"We saw that flood day-in, day-out for days [on the news] and we were actually quite dry by that point."
Bizzarro was one of dozens of businesses hit. The Boston Standard newspaper was badly affected, but editor Stephen Stray says they are back up and running normally now.
Dewhursts Trophies in Nelson Street was another. Employee Chris Bonner says that with help from neighbouring air cadets and other shop workers, they were back open the next day.
But it was months before conditions were dry enough for a new carpet to be laid and dehumidifiers to finally disappear.
Work is far from over at Boston's parish church, known as the Stump, which was inundated by more than a foot of water.
Roughly £1m of damage was caused to St Botolph's, with extensive repairs needed to the heating system, electrics and pews, as well as its cafe and shop.
The heating is still being fixed, according to Michael Bartlett from the church, with pipes soon to be replaced under the church floor.
A team is working 12 hours a day on the repairs, but he says it was no easy task.
The results of an environmental survey should soon tell them how much damage the salt water has caused to the ancient stone work.
And if that was not enough, the church had to cope with a burglary in April.
But there have been some positives.
"The whole flood has been a real challenge for the team here, but it has led to us working closer with some of our local businesses and the community," Mr Bartlett says.
The church is hosting a Christmas fair, festive concerts and carol services throughout December.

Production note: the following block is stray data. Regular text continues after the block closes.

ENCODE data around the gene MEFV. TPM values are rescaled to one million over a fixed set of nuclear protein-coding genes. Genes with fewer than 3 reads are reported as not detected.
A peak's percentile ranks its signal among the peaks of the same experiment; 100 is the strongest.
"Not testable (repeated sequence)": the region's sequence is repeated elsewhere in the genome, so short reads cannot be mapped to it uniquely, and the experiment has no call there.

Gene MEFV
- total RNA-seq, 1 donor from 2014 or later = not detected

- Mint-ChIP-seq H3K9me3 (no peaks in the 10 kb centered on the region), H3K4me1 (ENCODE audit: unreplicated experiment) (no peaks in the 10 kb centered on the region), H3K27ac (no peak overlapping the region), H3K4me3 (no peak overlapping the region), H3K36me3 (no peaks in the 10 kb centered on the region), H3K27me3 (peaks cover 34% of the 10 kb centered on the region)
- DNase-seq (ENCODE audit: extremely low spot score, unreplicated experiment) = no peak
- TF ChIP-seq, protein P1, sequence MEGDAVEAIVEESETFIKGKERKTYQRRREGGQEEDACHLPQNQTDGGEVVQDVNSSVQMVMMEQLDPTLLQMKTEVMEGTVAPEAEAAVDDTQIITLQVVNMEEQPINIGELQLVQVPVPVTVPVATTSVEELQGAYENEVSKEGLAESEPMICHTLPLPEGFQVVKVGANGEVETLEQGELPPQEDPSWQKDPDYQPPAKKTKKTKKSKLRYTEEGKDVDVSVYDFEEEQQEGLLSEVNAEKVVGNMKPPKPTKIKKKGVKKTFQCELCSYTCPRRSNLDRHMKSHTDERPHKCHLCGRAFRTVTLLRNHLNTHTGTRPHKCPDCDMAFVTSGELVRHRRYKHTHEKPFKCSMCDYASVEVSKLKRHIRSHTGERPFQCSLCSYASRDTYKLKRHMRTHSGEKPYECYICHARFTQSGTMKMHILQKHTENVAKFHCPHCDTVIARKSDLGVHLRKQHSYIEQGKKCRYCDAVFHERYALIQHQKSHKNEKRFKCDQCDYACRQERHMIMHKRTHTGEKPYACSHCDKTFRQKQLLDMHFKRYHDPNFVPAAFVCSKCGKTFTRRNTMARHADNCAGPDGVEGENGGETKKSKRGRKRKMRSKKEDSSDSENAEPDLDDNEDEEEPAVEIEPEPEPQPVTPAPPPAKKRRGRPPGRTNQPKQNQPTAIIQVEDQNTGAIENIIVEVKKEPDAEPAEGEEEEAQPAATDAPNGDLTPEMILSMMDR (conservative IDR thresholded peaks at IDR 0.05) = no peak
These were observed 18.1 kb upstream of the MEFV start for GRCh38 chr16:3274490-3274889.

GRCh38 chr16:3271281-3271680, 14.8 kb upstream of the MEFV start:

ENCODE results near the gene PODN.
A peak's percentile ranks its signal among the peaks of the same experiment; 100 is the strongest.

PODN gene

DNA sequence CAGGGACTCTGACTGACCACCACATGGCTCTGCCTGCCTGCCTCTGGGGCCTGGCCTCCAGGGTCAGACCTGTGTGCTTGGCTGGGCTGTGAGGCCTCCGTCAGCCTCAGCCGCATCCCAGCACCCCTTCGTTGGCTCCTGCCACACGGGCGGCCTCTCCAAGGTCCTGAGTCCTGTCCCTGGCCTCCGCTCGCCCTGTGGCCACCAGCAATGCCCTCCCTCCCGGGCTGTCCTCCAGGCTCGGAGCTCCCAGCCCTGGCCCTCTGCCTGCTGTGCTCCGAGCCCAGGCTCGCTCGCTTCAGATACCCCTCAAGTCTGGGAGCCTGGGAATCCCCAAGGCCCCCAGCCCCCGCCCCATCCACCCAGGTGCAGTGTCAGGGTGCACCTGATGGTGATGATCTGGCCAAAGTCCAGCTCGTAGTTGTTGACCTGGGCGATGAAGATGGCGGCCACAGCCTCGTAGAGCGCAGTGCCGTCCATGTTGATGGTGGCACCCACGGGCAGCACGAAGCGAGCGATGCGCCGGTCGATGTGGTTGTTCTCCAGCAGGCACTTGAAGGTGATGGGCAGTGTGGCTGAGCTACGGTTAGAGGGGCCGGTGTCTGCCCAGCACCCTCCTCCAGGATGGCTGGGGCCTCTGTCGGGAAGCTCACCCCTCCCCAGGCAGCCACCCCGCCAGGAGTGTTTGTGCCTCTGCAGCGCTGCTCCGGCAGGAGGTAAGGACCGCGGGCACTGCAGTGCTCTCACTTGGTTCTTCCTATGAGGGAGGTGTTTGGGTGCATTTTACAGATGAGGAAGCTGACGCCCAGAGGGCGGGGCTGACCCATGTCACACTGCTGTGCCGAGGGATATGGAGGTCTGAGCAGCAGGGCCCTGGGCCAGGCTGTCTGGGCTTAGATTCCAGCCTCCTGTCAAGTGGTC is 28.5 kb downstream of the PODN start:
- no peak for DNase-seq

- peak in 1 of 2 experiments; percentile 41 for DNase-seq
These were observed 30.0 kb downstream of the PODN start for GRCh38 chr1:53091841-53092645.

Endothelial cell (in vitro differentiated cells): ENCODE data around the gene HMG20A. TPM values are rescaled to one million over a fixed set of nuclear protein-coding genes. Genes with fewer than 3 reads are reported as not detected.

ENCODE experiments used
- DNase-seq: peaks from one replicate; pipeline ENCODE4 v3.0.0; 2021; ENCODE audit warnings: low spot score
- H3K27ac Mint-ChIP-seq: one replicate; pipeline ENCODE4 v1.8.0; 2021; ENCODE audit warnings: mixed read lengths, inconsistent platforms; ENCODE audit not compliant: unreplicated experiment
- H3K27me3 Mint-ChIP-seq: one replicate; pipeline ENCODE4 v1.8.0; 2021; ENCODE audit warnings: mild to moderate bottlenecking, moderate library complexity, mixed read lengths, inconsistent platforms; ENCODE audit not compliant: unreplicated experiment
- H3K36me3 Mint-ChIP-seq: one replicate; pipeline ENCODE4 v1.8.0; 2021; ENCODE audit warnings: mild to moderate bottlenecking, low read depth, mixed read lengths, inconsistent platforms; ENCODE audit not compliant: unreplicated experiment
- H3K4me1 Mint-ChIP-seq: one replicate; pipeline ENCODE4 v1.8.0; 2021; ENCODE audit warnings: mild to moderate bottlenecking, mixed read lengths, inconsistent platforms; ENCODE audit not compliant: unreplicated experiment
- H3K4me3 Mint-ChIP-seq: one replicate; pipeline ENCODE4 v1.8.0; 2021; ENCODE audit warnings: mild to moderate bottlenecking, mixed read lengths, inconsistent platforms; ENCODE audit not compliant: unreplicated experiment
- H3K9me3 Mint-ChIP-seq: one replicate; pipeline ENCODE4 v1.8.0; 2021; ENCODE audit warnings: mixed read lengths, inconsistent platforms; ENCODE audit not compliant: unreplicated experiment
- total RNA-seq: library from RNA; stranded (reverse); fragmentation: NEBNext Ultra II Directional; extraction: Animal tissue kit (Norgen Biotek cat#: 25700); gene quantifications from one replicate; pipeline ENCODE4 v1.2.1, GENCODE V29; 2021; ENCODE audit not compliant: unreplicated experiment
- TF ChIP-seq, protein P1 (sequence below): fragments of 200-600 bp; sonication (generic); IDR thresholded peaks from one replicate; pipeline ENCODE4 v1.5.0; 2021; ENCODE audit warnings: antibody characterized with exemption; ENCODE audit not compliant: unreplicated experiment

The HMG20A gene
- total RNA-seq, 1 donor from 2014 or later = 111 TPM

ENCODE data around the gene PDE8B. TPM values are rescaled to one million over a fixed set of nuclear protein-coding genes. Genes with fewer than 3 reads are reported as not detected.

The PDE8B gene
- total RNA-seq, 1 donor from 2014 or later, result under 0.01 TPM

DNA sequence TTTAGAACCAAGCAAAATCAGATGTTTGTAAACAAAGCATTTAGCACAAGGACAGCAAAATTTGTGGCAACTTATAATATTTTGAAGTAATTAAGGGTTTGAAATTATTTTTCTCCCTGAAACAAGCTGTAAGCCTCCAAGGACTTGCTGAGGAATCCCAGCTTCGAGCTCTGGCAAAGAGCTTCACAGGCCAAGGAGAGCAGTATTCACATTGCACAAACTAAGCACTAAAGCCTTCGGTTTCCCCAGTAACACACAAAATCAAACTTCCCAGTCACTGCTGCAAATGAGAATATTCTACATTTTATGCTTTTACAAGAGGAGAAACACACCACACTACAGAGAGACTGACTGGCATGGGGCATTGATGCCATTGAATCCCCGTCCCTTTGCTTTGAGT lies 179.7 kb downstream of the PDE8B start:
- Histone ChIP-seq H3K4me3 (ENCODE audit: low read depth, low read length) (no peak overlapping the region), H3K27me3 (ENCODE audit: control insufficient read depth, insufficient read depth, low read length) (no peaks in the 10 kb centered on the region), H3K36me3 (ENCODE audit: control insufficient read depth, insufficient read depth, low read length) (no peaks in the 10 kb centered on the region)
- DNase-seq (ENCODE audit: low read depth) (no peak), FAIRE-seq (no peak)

On Friday, an event is being held to celebrate the resilience of traders in the town centre who carried on despite the flood.
'We got poorly'
Hundreds of people were evacuated before the flood water inundated their homes but many had to be rescued.
Some, like Mike and Pat Leighton, decided to stay at home.
The ground floor of their Tower Street house was 18 inches (46cm) underwater on the Thursday night.
They moved what belongings they could grab upstairs but Mrs Leighton says that for five months afterwards they were "upside down".
"We didn't have a Christmas last year.
"About a foot to 18 inches all the way round the house - carpet, furniture, we lost everything."
The couple are almost back to normal now but they are still feeling the effects. Mrs Leighton is being treated for an infection in her nose, which her doctor told her is a result of the dirty floodwater.
"It was obviously a germ in the water, in the muck, that got into my system because I was very poorly afterwards," she says.
"We both got poorly because of whatever the water brought into the house."
The couple have had new carpets and are now finally rid of the dehumidifiers which were in constant use to rid the house of damp.
"I wished I had took a little bit more notice of them telling us there was a flood warning, but like a lot of others we thought it's not going to happen," says her husband.
"I don't think anybody thought it was going to come to that extent."